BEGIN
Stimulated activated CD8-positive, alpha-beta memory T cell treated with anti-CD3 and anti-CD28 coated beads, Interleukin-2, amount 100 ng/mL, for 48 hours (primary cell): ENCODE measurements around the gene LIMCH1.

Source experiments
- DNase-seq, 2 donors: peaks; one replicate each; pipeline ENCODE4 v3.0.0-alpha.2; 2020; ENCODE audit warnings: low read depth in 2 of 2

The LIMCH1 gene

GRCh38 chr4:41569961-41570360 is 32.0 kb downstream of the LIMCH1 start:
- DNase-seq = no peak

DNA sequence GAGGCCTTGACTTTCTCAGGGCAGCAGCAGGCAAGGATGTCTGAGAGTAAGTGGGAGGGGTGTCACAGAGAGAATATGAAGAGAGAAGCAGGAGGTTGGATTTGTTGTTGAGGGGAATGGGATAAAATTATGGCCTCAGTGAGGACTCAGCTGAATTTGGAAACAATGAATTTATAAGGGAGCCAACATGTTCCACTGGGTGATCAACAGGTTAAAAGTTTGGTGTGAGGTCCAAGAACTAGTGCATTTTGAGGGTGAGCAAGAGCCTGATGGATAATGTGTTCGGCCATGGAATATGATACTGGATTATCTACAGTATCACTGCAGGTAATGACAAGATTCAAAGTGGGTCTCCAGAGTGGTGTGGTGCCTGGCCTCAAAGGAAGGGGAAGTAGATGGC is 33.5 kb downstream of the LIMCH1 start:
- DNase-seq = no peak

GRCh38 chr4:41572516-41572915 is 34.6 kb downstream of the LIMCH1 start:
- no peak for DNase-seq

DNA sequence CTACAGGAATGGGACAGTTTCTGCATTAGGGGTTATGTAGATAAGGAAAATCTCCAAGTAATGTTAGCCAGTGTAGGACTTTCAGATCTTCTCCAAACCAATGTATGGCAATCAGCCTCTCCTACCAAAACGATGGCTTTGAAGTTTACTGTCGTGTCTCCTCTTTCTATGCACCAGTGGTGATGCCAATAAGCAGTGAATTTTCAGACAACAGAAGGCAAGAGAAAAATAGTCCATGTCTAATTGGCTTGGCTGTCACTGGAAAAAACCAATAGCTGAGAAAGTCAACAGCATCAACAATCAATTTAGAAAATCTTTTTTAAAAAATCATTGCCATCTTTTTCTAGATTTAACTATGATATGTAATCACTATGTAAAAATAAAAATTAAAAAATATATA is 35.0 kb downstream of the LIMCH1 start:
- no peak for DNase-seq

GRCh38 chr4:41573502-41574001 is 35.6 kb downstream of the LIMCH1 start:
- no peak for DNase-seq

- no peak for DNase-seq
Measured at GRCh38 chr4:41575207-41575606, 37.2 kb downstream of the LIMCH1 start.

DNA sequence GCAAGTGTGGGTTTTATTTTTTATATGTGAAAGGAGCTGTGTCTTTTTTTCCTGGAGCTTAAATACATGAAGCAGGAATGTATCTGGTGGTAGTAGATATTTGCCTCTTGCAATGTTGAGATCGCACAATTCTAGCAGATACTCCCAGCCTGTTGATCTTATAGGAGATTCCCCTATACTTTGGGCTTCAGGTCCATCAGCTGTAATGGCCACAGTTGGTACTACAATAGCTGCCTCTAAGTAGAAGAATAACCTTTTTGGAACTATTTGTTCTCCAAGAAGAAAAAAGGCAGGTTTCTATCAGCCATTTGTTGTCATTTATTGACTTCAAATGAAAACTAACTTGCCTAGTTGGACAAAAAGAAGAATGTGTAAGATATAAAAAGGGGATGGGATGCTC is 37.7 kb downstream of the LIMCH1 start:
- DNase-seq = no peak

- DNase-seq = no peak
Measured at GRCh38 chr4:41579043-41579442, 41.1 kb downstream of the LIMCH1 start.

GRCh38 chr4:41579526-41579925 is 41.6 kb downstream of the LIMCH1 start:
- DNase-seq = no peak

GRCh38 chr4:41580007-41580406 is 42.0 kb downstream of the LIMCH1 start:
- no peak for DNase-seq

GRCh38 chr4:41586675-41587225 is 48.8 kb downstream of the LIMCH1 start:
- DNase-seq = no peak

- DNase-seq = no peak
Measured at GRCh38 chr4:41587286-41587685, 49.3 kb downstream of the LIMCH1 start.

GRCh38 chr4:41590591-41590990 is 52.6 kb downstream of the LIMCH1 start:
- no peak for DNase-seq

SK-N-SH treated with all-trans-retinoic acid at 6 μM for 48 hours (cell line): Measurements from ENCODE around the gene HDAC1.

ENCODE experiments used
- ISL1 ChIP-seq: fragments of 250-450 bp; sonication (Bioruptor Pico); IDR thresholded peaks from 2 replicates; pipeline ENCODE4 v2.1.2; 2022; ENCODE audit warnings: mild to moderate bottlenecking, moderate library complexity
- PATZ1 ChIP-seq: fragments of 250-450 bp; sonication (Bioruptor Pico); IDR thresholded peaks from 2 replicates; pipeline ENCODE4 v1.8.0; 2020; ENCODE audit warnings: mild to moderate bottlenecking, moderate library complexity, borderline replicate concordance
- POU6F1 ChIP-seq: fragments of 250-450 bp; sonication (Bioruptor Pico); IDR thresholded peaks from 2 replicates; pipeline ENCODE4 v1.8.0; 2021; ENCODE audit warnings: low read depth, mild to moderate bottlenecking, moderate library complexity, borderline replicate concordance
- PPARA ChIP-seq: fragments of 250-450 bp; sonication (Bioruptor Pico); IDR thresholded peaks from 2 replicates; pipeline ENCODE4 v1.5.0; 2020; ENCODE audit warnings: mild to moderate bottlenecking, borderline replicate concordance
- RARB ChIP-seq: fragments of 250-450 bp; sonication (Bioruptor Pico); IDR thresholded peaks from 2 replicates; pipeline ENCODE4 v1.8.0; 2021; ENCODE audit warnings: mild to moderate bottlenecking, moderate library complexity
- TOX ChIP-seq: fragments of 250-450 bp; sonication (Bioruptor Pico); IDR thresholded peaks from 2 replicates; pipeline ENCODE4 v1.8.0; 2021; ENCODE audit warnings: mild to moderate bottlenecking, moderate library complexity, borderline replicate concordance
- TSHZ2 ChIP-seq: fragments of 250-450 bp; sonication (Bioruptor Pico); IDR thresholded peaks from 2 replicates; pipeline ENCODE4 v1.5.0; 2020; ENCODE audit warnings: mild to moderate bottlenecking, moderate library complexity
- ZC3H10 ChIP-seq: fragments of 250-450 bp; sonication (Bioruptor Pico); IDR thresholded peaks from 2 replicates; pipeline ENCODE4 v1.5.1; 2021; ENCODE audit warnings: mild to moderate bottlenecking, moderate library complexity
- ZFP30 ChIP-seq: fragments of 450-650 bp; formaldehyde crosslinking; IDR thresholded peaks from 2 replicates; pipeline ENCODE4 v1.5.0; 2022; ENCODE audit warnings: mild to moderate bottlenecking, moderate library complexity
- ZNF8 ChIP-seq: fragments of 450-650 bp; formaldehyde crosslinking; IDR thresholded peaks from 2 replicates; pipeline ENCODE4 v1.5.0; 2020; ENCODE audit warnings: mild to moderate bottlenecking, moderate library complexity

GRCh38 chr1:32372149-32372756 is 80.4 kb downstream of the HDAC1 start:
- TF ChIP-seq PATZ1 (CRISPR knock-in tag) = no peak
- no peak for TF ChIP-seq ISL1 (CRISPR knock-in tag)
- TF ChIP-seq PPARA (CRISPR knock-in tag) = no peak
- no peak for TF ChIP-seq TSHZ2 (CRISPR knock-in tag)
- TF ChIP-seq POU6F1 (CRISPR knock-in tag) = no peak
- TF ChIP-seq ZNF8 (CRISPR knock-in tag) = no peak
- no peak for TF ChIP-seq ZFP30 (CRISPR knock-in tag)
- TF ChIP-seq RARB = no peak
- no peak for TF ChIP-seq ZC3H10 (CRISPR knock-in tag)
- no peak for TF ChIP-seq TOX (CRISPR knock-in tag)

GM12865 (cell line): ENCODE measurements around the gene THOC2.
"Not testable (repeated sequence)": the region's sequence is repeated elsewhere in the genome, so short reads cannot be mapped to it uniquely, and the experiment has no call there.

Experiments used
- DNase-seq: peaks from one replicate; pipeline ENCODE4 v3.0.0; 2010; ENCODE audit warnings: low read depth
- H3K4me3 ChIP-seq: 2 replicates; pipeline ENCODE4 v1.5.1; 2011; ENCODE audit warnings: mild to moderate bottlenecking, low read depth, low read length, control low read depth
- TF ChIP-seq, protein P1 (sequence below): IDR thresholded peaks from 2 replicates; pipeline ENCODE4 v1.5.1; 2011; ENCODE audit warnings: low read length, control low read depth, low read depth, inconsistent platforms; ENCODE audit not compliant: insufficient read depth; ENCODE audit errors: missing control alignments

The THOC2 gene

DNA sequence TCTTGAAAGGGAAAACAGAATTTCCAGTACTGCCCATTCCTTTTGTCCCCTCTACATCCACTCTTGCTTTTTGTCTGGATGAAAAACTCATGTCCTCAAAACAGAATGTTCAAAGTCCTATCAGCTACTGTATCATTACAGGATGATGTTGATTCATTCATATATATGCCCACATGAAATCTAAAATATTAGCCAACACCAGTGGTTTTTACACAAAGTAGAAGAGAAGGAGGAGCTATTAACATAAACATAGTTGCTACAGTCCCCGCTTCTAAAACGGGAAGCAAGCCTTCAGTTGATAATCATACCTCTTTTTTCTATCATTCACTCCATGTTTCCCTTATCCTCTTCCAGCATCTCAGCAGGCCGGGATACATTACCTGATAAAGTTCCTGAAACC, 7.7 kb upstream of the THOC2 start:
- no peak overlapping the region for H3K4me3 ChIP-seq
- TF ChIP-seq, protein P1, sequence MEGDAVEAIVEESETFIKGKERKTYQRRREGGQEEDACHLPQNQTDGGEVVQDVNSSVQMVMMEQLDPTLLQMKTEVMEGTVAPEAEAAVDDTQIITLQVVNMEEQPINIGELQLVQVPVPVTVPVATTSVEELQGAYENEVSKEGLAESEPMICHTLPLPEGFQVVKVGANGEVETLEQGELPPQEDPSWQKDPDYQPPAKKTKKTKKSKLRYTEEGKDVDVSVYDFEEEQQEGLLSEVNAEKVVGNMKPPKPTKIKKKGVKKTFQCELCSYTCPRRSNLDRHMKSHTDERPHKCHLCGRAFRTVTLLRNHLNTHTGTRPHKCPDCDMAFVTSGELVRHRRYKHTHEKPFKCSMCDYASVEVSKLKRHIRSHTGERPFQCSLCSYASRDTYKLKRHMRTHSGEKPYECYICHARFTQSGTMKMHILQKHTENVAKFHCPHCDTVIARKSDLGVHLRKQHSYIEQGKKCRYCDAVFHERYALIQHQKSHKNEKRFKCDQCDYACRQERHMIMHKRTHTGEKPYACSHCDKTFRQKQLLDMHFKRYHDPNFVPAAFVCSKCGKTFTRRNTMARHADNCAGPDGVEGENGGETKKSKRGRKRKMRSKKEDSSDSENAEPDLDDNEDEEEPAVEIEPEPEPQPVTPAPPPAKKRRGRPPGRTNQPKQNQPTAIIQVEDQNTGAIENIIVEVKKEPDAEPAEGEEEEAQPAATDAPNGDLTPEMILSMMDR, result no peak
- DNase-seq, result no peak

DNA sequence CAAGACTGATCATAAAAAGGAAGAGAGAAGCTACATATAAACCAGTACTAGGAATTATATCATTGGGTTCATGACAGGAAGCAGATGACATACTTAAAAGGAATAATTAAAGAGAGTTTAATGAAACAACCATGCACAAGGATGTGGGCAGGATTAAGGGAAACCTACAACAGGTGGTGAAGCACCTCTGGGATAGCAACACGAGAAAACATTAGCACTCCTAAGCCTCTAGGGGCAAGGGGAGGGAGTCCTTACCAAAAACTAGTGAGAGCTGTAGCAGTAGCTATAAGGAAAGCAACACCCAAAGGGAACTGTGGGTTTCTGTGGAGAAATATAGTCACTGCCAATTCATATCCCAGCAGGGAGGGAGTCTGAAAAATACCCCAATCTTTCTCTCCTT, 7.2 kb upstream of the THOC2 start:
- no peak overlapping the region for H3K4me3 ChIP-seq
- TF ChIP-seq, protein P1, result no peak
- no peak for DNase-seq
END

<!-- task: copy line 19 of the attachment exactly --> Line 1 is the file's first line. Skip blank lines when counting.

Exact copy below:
- DNase-seq = no peak